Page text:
Jonny Uttley

Why are schools ‘off-rolling’ pupils?

Schools dramatically change a child’s life chances, as I’ve seen in my 24 years of teaching. How we measure their performance couldn’t be more important, but in recent years it’s gone wrong.

The key metric that secondary schools in England are judged on is called ‘Progress 8’. It looks at the progress that students make across eight subjects from the end of primary school to GCSE, and then ranks schools against each other. It’s zero-sum: for every winner, there is a loser. Some school leaders treat ‘good’ scores with humility and caution. Others plaster their badge everywhere.

However, it’s too easy to game the system and too many schools are taking advantage in ugly ways. The published figures do not tell us which students are counted in a school’s data and which aren’t.

The most egregious example is ‘off-rolling’ pupils, which is technically illegal but there are some wheezes. Years ago, some school leaders worked out that if you remove underperforming students from your roll before January, then they are not counted on the school’s results. Schools would move them into ‘alternative provision’, and then they won’t come up in the figures. Some pupils are marked down as ‘guests’, a status that usually describes children who are between schools. This toxic practice reached its peak in 2017 when 49,000 Year 11 students disappeared from rolls without explanation.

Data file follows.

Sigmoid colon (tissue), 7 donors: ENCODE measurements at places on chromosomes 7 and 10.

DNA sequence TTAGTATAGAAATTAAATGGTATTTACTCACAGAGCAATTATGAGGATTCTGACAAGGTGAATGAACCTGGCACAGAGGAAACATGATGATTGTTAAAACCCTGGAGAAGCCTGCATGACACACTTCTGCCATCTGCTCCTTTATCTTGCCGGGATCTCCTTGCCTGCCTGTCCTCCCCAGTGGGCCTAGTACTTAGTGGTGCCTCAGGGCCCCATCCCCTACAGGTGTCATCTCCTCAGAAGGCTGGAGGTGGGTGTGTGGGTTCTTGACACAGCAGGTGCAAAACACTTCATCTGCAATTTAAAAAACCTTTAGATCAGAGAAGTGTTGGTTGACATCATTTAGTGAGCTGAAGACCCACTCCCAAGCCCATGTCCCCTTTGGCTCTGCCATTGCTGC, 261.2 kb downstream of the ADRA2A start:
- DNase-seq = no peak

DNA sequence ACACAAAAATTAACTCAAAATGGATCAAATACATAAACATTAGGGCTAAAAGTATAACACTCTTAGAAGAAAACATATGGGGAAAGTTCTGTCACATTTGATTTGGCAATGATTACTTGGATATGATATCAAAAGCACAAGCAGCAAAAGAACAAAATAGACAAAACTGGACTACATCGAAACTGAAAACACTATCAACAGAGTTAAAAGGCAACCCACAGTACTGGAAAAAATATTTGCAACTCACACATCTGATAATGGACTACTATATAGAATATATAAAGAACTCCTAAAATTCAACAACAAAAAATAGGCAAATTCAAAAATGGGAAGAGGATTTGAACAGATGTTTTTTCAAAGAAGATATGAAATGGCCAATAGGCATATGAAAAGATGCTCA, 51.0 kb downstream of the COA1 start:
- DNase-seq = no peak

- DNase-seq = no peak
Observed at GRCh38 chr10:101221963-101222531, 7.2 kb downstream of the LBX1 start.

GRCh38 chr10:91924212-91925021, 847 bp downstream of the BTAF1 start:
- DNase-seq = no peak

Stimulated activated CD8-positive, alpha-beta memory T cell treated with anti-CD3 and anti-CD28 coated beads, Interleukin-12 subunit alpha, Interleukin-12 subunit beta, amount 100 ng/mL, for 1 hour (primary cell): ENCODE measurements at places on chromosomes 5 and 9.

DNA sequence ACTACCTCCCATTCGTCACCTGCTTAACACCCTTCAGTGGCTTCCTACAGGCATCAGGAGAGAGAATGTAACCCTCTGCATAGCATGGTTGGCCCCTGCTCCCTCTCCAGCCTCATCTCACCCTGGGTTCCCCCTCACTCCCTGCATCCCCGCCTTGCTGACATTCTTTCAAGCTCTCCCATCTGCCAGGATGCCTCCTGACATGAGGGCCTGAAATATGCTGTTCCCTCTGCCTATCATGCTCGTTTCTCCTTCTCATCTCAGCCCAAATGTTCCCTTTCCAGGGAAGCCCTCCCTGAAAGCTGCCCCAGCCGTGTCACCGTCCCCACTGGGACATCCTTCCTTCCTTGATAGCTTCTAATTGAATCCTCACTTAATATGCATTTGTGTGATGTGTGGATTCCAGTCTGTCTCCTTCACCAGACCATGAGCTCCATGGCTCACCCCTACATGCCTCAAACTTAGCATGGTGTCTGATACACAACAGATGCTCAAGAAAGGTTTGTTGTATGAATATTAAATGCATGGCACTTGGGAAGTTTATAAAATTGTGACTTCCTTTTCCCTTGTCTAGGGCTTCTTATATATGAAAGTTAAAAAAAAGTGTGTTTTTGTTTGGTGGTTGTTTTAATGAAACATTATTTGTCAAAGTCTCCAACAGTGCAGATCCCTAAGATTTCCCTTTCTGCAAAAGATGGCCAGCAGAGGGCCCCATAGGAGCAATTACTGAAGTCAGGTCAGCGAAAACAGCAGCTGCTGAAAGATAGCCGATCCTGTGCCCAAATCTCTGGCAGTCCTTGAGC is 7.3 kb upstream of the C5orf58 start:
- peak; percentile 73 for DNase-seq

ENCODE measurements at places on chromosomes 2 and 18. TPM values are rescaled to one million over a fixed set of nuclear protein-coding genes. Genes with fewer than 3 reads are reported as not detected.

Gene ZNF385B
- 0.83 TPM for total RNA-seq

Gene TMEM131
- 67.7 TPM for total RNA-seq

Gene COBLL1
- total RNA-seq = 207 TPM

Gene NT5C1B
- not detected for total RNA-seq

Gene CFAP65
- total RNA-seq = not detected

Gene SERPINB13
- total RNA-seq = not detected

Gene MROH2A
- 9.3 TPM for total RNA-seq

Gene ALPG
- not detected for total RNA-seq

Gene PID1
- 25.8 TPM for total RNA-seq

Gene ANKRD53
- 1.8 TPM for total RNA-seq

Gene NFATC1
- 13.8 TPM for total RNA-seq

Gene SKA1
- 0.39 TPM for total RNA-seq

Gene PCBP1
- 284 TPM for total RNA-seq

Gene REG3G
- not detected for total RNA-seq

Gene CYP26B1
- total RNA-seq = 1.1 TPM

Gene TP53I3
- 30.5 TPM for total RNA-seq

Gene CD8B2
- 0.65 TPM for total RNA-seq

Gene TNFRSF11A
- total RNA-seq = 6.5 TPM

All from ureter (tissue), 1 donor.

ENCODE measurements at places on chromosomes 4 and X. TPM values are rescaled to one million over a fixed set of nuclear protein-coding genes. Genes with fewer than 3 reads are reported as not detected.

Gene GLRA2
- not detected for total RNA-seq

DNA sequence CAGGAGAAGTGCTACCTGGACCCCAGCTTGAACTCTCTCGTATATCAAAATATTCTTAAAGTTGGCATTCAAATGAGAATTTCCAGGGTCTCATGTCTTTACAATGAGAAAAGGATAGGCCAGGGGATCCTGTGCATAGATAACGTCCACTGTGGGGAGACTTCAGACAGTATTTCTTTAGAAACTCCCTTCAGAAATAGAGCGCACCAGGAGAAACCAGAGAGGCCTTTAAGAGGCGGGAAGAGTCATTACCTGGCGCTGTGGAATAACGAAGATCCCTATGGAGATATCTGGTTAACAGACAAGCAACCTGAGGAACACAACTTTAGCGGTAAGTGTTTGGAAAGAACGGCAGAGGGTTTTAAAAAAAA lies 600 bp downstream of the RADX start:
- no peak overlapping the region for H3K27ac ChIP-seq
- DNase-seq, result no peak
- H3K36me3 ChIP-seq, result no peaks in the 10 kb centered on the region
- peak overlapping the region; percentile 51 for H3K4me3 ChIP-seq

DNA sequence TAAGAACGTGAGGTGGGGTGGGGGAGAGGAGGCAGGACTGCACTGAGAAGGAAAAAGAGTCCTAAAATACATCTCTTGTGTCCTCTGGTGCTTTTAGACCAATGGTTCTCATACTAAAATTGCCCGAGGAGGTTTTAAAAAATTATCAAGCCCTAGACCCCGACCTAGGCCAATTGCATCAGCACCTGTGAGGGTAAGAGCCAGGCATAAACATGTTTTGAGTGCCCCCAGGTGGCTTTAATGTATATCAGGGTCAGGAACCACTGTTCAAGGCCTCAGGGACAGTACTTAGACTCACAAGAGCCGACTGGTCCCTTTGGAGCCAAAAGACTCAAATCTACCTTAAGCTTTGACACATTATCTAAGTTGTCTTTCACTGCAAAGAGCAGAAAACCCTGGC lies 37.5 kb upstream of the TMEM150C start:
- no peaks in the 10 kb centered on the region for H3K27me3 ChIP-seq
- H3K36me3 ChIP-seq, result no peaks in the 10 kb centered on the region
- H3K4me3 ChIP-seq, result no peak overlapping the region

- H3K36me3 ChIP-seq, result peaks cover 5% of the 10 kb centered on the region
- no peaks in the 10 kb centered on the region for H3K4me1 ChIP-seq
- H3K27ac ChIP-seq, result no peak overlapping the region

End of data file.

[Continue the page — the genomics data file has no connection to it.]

This is the government’s mess to sort out

Ofsted, the regulator, initially called out a few high-profile cases. But a recent report from the Centre for Social Justice has again identified sharp spikes in Year 11 students moving off mainstream rolls to pupil referral units shortly before the January census. Not all of these moves will be improper, but the writers of the report conclude that some schools ‘are removing pupils with lower attainment, who could compromise the school’s overall performance data’.

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